School officials are wary of cuts

With Amendment 1's passage comes fears about its affect on classrooms.

By JEFFREY S. SOLOCHEK, Times Staff Writer
Published January 31, 2008

LAND O'LAKES - Now that Amendment 1 has passed, Pasco school district officials want to see how lawmakers will keep their pledge to hold education harmless from the resulting property tax decrease.

"They promised us, of course, they will have no impact on the schools," School Board member Marge Whaley said Wednesday. "I see no way for them to do that. I really think we will be impacted, one way or the other."

Before the vote, superintendent Heather Fiorentino circulated an "informational" slide show that highlighted the possible outcome if the amendment were to pass. She noted that the district stood to lose $67.5-million over five years, adding that it could hurt any effort to maintain competitive salaries and keep up with construction needs.

Fiorentino did not yet have a list of potential spending cuts. She and others have stressed in the past the district's frugality in making budget decisions, noting, for example, the six-week waiting period before filling job vacancies. Such efforts should lessen the immediate blow, they suggested.

Board chairwoman Kathryn Starkey said she expected the district to remain "fiscally responsible and very conservative." She figured the board will discuss its options during its meeting next Tuesday, which includes a budget workshop.

At the same time, Starkey said, "I will be talking with my legislators ... about the promises of holding school districts harmless."

One of those lawmakers, state Rep. Will Weatherford of Wesley Chapel, said he intends to make every effort to protect schools from cuts.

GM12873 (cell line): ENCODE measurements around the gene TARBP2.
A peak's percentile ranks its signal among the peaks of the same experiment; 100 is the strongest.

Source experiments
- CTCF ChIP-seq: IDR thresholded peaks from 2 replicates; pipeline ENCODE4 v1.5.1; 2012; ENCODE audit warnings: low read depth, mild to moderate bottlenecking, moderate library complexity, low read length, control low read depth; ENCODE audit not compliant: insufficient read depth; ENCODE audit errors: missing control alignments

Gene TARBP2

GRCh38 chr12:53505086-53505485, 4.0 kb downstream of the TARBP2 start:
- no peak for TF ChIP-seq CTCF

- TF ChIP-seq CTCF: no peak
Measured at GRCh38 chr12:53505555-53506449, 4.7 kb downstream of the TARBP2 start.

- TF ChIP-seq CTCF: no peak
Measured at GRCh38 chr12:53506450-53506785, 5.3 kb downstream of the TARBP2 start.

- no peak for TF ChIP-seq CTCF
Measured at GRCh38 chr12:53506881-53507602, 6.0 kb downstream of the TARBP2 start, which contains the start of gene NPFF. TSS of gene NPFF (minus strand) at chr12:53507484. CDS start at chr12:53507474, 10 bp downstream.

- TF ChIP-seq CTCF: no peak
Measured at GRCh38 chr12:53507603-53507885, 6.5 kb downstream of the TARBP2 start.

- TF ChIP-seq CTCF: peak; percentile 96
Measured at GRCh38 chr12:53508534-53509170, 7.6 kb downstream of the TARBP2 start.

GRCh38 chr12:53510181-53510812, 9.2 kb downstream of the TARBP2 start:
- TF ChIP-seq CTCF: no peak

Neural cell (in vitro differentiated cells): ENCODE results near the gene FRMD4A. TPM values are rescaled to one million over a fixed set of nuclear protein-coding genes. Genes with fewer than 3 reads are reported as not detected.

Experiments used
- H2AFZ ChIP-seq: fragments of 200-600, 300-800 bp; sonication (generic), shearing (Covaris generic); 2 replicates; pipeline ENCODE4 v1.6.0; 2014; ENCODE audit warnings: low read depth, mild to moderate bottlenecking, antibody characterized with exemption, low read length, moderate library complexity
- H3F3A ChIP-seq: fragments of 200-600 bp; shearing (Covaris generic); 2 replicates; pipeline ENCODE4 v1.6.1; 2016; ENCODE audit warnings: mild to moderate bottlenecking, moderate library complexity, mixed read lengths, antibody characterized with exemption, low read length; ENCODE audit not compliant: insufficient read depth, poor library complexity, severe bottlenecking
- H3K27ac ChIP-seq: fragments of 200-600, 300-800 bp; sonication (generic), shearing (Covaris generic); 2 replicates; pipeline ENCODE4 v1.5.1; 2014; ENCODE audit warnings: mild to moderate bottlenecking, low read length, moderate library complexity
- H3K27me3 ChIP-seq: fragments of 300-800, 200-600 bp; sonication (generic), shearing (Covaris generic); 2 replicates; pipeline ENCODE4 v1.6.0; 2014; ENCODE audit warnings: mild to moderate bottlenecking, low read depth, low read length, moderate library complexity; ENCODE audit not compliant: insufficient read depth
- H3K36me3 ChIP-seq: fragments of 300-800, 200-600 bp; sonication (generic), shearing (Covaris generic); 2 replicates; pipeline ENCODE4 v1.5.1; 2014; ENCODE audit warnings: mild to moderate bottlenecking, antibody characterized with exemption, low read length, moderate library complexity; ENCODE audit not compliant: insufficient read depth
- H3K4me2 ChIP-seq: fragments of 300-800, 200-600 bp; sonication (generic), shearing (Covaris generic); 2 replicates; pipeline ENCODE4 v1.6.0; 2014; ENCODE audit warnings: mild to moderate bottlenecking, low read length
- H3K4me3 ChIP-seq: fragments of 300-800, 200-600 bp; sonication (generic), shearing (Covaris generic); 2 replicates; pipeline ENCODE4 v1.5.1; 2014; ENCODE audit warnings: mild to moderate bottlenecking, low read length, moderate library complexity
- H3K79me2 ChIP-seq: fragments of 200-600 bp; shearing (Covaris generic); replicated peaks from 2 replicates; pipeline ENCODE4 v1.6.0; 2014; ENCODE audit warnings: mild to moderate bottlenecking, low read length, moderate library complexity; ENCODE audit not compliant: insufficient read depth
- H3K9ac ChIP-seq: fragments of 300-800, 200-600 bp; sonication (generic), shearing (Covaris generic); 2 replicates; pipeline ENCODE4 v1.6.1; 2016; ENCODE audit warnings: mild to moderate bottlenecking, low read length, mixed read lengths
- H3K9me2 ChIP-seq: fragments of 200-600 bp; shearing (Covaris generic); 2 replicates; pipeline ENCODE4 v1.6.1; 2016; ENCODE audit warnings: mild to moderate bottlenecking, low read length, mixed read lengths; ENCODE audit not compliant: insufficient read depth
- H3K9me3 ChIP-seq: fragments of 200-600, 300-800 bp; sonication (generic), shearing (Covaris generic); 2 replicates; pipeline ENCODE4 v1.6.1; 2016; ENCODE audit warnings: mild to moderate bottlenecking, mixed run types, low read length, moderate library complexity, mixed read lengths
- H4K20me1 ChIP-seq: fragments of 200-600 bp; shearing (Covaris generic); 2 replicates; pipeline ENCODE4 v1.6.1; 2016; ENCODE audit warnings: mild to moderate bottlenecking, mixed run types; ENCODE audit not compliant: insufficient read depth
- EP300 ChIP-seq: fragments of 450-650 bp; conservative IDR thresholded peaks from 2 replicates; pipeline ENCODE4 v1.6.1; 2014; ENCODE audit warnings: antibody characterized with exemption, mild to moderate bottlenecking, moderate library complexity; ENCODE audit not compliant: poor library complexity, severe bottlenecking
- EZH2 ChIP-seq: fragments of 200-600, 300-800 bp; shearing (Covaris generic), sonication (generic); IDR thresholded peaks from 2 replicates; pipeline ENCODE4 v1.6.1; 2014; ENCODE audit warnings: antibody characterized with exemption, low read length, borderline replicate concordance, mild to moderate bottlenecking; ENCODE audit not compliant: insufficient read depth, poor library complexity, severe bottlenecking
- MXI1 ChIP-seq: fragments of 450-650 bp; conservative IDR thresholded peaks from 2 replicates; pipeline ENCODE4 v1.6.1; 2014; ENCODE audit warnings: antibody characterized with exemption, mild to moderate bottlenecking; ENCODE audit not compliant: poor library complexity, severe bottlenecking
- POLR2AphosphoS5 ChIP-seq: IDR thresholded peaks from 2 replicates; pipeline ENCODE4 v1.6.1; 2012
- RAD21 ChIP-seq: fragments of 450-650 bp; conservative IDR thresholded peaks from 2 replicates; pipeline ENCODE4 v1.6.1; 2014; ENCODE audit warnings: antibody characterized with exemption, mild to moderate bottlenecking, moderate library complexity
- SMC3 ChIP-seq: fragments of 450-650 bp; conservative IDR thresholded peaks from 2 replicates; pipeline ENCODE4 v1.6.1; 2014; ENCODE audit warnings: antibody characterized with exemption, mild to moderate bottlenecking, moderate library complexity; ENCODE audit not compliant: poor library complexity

"We've made a commitment with the governor to do this, and we've got to do this," said Weatherford, who sits on the House Policy and Budget Council. "When we get back to Tallahassee, we've got to reprioritize our budget."

He suggested that the budget exercise could lead to a long overdue return to a time where the state's support of schools returns to majority level. Local taxes have increasingly become the primary source of education funding over the past decade.

"We have to get it done and we will," Weatherford said. "I think everything is on the table."

Senate majority whip Paula Dockery of Lakeland, whose district includes half of Hernando County, said she also remains committed to ensuring full funding of education despite expected tax revenue decreases.

"The state is going to need to make up the difference," said Dockery, who sits on the Senate Education Appropriations Committee.

When seeking places to cut, she said, lawmakers need to look at things in the budget that benefit individuals or companies rather than things that serve the public good. Asked for specifics, she mentioned $491-million that's been allocated to help CSX improve its rail system.

That's a for-profit company that has made profits, Dockery said, and it should use its own money to upgrade its infrastructure. "That's one."

Fiorentino, a former lawmaker, held out some hope that the Legislature will follow through on such ideas.

"It is my understanding that the Legislature will be meeting in early March to address the state's budget issues. During this time, I hope they will continue to prioritize our children and their education by ensuring that school districts are spared any decrease in revenue that results from the passage of this constitutional amendment," she said in a prepared statement.

Jeffrey S. Solochek can be reached at solochek@sptimes.com or 813 909-4614. For more education news, visit the Gradebook at blogs.tampabay.com/schools.